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Spy agencies accused of tip-off that led to Jagtar Singh Johal arrest

Spy agencies accused of tip-off that led to Jagtar Singh Johal arrest

MI5 and MI6 have been accused of supplying information that led to the abduction and alleged torture of a Scottish Sikh.

Jagtar Singh Johal, from Dumbarton, was in Punjab in northern India for his wedding in 2017 when his family say he was arrested and bundled into an unmarked car.

The 35-year-old said he has been detained and subjected to torture, including electric shocks, and faces the death penalty over his activism and campaigning for Sikh human rights.

Now lawyers for Mr Johal have lodged a complaint after human rights group Reprieve identified his case among anonymised details published in the annual report by the UK’s investigatory powers commissioner.

It sets out how MI5 and MI6 passed information about a British national to foreign authorities who then detained and tortured them, which matches details in Mr Johal’s case.

This year the United Nations Working Group on Arbitrary Detention determined that Mr Johal’s detention “lacks legal basis”, was based on “discriminatory grounds” owing to his Sikh faith and his “status as a human rights defender”.

The opinion said he was “subjected to torture” and that he was “targeted because of his activities as a Sikh practitioner and supporter and because of his activism in writing public posts calling for accountability for alleged actions committed against Sikhs by the authorities”.

The UN concluded that the appropriate resolution would be to release Mr Johal immediately and accord him an enforceable right to compensation and other reparations, in accordance with international law.

Prime Minister Boris Johnson said he had raised Mr Johal’s case during a trip to India in April this year.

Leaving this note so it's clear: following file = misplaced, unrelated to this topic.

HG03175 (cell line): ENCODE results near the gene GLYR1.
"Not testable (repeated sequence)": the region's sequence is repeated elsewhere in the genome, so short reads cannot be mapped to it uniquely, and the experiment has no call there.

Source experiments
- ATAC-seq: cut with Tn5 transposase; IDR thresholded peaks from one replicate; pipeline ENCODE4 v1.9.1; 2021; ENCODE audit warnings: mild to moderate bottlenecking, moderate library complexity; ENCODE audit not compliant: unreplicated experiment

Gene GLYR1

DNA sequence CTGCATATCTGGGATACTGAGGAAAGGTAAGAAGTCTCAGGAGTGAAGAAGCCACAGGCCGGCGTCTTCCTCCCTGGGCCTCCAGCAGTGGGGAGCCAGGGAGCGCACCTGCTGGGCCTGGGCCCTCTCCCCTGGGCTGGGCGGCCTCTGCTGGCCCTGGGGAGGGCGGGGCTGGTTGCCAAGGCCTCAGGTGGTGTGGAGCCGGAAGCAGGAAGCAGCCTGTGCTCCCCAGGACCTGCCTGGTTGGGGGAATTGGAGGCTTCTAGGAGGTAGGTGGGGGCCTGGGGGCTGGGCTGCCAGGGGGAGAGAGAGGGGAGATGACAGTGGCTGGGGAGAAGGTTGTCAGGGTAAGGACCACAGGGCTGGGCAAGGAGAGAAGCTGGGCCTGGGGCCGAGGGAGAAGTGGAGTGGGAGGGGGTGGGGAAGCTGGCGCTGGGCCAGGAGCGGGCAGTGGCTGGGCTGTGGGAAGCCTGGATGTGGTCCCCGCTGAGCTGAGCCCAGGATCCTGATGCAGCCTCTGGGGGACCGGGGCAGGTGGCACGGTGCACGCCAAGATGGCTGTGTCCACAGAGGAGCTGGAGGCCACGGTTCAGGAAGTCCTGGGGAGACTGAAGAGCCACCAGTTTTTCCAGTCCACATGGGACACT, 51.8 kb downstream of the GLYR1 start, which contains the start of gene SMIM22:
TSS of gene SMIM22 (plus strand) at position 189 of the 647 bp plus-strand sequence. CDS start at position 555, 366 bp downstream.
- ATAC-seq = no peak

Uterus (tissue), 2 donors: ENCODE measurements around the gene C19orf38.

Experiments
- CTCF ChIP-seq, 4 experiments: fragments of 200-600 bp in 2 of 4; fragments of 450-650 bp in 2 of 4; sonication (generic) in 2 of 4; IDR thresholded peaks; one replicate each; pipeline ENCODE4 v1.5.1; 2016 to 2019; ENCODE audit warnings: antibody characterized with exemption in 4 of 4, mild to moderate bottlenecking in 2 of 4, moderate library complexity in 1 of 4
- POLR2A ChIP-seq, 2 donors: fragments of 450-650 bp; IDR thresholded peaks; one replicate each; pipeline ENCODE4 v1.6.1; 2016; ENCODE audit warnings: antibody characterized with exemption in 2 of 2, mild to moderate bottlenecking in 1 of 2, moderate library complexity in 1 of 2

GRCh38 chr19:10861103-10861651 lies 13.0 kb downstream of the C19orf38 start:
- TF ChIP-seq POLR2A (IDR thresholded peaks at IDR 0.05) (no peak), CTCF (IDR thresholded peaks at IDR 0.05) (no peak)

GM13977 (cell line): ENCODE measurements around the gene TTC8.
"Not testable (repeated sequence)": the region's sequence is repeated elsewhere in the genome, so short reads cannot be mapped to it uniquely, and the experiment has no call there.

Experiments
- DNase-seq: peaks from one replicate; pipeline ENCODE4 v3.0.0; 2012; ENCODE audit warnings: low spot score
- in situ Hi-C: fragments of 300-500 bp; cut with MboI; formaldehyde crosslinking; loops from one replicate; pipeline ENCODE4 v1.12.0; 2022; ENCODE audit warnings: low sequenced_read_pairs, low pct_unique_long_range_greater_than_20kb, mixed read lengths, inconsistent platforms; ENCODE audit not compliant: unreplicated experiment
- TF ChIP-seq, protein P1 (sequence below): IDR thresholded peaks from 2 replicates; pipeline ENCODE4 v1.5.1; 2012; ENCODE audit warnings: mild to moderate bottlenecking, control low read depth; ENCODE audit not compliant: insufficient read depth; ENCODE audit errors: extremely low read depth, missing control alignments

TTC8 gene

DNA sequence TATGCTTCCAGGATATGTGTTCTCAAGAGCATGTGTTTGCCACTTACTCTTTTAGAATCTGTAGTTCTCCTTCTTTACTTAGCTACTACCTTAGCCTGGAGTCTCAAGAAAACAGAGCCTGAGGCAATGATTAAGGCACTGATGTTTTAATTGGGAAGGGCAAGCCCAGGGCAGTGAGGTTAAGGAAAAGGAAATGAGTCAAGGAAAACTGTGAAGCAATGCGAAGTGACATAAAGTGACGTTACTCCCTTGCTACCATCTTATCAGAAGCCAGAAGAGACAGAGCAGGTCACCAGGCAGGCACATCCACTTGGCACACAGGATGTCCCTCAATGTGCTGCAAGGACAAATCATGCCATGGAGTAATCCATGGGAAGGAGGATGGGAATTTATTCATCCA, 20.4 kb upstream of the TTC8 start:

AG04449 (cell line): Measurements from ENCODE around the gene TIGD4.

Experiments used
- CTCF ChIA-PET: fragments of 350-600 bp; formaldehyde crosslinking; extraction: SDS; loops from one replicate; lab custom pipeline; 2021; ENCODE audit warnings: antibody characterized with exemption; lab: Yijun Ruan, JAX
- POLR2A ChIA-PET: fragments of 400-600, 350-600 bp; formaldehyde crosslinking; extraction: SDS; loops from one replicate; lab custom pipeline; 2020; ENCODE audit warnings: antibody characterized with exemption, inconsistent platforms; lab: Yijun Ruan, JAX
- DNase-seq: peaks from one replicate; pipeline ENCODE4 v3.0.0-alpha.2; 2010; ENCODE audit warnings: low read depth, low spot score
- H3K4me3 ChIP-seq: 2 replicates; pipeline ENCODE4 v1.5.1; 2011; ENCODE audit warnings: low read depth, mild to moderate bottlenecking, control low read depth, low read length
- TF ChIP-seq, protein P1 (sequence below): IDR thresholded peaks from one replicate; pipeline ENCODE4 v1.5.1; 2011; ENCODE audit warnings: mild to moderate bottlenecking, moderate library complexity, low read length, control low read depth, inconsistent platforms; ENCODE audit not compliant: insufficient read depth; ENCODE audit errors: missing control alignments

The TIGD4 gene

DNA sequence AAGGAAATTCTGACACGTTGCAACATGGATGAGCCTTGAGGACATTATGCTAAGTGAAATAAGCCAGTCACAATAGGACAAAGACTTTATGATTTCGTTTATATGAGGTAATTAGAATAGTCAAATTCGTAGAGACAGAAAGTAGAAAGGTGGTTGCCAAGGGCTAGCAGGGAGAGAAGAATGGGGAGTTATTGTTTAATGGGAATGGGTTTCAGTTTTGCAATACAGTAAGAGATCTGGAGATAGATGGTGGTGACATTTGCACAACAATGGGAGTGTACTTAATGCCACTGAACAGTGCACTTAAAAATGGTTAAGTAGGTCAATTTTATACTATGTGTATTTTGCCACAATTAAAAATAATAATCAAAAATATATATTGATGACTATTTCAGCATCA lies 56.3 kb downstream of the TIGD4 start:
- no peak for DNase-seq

Gurpreet Singh Johal, Jagtar’s brother, said: “I never imagined the scenes I’d seen in horror movies of people being abducted by a foreign government and violently tortured could become a reality for someone in my family.

“When it did, I expected our Government would do everything in its power to save my brother. The twist is that not only has our Government abandoned one of its own citizens, it’s actively betrayed him.”

He said his brother’s blogs only exposed the Indian government’s mistreatment of Sikhs, adding: “The UK should be championing free speech around the world, not assisting repressive regimes to torture and lock up British nationals who dare to criticise them. We need answers and accountability to make sure no other British family is put through this living hell.”

Maya Foa, the director of Reprieve, said: “It was already a scandal that, when a British national was snatched off the street by Indian authorities while on his honeymoon, Boris Johnson left him to rot for five years before finally admitting he was being arbitrarily detained.

“Now it appears the UK Government hasn’t just been negligent, but may have unlawfully enabled his abduction and brutal torture through a tip-off to the Indian authorities.

“The very least we can expect of our Government is not to share intelligence that leads to us being detained and tortured overseas.

“We’re talking about a British blogger who United Nations experts say has been targeted because he spoke out against abuses committed against the Sikh community in India – the UK Government must finally bring him home.”

The family’s MP, Martin Docherty-Hughes, discussed Mr Johal’s case on the BBC’s Good Morning Scotland radio programme on Tuesday.

The SNP MP said: “What I find extraordinary is the present Prime Minister, only a few weeks ago before Parliament went into recess, made it clear that he believes that Jagtar’s detention is arbitrary.”

Mr Docherty-Hughes said his constituent has never faced any charges, adding: “He’s now been languishing in an Indian jail for nearly five years come November.

“That says to me that there is no case to answer.”

An FCDO spokesman said: “It would be inappropriate for us to comment while legal proceedings are active.”

Content provided by Radio NewsHub. Originally published on 2022-08-23 10:20:00.

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